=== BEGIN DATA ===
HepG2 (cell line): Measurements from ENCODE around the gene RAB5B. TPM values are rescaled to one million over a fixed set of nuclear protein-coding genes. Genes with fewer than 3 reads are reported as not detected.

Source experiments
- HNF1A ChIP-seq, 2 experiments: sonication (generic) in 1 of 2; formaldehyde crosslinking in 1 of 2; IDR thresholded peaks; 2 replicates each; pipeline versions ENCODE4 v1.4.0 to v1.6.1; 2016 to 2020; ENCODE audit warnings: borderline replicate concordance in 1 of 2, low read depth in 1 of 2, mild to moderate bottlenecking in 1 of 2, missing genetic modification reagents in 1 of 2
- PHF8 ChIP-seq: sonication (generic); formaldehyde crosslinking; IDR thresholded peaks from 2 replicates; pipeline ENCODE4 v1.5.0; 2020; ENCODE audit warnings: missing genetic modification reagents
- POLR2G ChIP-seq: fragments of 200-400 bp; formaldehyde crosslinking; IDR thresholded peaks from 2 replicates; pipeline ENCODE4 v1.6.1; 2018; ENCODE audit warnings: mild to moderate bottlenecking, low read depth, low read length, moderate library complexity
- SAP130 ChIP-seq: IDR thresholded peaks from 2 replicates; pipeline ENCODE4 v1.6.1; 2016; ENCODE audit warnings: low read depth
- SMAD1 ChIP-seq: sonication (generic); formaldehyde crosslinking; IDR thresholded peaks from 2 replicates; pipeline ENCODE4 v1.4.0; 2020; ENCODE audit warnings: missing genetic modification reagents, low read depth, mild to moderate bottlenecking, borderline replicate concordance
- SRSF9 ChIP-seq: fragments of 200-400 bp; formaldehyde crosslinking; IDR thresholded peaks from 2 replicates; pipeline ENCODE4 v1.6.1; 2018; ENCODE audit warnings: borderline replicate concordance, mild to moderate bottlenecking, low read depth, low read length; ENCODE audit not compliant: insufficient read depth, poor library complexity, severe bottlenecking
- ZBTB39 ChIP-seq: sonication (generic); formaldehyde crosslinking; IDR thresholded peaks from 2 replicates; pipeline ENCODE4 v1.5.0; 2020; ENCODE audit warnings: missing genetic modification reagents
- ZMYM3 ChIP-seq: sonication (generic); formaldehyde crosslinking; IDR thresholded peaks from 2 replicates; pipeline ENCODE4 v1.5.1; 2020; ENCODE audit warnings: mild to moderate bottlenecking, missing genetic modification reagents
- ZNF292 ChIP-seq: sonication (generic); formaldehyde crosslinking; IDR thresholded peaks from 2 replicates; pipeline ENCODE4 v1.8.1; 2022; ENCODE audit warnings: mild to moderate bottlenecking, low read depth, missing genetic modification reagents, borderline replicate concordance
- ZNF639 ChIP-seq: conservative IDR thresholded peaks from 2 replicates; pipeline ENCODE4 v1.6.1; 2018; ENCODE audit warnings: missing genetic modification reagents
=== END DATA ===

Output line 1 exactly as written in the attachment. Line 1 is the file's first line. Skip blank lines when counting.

HepG2 (cell line): Measurements from ENCODE around the gene RAB5B. TPM values are rescaled to one million over a fixed set of nuclear protein-coding genes. Genes with fewer than 3 reads are reported as not detected.